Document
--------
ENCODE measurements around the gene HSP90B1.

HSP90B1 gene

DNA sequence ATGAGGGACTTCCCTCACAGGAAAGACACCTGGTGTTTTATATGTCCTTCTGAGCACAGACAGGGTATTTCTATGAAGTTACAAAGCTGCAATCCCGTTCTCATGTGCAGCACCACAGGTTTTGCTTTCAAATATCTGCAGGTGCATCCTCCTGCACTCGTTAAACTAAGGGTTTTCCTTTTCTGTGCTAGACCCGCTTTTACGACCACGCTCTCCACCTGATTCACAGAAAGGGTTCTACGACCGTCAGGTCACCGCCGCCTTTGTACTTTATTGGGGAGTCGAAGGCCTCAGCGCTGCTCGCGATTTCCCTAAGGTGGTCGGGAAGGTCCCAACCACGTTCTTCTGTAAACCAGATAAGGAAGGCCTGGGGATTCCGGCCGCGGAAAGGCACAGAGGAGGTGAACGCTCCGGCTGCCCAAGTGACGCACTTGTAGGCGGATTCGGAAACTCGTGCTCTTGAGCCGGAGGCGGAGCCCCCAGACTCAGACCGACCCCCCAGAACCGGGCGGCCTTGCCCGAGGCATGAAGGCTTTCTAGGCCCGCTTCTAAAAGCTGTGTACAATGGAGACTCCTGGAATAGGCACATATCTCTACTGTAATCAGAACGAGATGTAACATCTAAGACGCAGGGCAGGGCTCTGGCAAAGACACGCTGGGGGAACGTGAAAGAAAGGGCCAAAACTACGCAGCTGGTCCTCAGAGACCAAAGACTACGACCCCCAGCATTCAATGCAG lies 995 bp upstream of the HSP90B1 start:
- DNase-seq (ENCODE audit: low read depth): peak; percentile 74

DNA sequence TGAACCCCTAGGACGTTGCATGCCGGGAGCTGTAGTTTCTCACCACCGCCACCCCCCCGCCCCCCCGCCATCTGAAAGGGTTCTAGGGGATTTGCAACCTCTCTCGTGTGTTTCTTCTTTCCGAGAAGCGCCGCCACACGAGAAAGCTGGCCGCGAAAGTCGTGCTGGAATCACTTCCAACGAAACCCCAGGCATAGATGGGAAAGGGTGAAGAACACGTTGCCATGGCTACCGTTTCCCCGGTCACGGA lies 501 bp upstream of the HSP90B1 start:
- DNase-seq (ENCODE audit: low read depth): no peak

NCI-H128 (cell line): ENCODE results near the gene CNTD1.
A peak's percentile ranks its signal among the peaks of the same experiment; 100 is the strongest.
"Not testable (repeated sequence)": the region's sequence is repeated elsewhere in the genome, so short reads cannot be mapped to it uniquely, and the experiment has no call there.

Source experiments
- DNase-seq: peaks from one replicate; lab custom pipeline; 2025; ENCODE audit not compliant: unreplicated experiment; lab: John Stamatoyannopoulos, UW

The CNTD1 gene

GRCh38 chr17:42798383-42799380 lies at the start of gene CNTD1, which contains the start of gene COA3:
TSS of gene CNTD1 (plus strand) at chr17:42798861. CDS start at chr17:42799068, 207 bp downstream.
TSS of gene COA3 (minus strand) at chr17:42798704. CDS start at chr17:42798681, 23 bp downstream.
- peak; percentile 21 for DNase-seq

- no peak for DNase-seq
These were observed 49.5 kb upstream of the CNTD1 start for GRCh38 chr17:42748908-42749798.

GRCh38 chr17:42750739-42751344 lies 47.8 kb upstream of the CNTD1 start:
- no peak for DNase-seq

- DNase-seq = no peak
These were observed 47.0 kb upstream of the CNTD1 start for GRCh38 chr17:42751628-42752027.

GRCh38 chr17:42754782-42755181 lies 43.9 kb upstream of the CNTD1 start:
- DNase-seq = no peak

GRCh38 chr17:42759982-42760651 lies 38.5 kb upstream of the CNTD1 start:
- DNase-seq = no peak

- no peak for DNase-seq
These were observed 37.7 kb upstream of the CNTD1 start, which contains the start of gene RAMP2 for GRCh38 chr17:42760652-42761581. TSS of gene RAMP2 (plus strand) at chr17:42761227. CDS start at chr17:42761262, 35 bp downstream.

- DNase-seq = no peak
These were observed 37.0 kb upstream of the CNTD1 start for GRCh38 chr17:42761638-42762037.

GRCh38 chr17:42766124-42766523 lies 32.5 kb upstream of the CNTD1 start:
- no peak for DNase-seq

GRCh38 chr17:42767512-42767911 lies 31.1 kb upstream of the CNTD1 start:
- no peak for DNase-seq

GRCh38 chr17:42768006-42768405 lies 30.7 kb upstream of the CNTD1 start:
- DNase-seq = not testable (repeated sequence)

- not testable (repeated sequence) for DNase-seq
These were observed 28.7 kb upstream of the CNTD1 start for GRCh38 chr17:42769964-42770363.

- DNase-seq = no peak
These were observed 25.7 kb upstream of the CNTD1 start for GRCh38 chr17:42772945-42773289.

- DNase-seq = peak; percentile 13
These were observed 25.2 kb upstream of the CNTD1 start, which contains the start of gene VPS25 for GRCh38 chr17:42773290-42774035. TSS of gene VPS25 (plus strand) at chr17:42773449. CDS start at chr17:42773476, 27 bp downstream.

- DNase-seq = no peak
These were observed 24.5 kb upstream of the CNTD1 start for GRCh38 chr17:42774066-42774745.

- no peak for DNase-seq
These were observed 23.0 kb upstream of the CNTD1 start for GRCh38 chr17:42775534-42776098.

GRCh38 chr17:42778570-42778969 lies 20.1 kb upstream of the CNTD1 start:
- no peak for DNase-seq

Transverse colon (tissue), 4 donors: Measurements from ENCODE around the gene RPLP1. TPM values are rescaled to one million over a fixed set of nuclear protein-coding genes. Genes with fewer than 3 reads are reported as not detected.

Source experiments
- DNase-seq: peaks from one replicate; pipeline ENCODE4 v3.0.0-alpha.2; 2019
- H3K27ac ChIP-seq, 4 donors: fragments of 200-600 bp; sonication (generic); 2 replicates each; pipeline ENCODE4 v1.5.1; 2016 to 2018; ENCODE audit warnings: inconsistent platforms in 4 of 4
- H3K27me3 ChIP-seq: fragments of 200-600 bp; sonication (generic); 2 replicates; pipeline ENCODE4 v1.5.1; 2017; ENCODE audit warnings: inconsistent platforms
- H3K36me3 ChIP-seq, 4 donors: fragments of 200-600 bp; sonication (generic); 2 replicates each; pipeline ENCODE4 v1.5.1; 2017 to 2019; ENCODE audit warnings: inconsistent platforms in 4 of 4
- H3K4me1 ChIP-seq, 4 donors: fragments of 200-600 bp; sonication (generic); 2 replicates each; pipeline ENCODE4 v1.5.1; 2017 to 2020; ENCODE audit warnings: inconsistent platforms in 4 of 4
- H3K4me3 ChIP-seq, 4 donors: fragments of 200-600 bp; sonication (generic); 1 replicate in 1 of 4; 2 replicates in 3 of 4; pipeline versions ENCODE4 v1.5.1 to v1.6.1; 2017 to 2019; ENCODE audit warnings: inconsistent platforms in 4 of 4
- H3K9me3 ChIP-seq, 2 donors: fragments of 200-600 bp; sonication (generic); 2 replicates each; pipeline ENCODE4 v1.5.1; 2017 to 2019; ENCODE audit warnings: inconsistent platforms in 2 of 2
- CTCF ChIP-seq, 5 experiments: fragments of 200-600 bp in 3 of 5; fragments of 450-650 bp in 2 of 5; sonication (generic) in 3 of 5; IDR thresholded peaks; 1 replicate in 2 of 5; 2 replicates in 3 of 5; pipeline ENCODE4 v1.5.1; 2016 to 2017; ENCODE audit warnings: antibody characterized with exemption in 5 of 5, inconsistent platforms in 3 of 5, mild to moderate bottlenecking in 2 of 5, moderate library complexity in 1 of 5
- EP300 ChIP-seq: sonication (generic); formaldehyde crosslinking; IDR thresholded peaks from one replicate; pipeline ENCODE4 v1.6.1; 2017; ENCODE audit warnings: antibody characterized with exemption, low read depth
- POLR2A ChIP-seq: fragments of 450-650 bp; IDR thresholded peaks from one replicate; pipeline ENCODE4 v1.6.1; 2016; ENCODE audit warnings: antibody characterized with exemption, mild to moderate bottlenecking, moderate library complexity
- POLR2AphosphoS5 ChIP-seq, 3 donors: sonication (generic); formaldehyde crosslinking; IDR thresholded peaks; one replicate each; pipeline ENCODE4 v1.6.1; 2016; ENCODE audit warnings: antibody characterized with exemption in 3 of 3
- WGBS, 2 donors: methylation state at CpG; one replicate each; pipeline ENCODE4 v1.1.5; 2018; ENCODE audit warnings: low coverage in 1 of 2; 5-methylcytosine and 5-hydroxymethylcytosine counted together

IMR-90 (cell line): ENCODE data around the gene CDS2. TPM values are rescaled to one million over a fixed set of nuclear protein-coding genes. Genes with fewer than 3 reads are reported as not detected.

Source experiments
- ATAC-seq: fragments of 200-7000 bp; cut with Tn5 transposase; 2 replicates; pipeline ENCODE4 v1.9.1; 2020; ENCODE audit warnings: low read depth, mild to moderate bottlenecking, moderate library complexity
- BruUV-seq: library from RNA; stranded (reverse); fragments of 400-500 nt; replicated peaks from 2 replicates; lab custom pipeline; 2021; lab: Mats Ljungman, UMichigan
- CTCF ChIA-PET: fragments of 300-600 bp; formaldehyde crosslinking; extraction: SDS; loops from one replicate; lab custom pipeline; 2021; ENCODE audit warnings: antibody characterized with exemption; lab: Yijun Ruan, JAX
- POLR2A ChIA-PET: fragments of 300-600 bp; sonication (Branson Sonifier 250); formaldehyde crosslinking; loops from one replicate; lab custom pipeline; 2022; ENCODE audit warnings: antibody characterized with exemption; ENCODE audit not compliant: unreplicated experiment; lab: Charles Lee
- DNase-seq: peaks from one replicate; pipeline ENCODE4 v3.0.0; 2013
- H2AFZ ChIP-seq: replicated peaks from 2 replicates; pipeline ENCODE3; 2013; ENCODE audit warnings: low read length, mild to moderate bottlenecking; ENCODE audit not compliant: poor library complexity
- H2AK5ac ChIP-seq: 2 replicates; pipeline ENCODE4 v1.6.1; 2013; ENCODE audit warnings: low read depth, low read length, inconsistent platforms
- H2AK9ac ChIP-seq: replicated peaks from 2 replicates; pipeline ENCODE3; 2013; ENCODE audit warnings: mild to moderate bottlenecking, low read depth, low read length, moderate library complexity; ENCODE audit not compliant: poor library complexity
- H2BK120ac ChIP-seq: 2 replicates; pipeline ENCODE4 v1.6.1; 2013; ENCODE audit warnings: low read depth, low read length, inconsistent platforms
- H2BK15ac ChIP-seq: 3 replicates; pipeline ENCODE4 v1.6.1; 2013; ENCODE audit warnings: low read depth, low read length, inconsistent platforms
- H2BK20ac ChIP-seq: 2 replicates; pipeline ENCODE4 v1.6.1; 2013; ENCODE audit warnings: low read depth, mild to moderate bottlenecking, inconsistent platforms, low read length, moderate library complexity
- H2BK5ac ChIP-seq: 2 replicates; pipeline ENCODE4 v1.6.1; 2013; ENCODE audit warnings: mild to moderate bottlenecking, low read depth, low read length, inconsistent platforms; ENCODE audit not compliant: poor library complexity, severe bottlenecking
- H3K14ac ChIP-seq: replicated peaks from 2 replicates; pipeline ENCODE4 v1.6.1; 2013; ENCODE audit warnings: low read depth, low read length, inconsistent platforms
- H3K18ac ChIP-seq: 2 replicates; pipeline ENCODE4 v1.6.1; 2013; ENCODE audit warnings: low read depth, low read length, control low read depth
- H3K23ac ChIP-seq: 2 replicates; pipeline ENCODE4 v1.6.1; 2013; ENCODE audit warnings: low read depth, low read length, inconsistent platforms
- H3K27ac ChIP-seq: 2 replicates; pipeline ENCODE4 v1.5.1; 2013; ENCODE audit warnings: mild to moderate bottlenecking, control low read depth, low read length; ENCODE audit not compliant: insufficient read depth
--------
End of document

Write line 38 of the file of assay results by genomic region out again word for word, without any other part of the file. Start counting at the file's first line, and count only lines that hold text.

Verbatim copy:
These were observed 28.7 kb upstream of the CNTD1 start for GRCh38 chr17:42769964-42770363.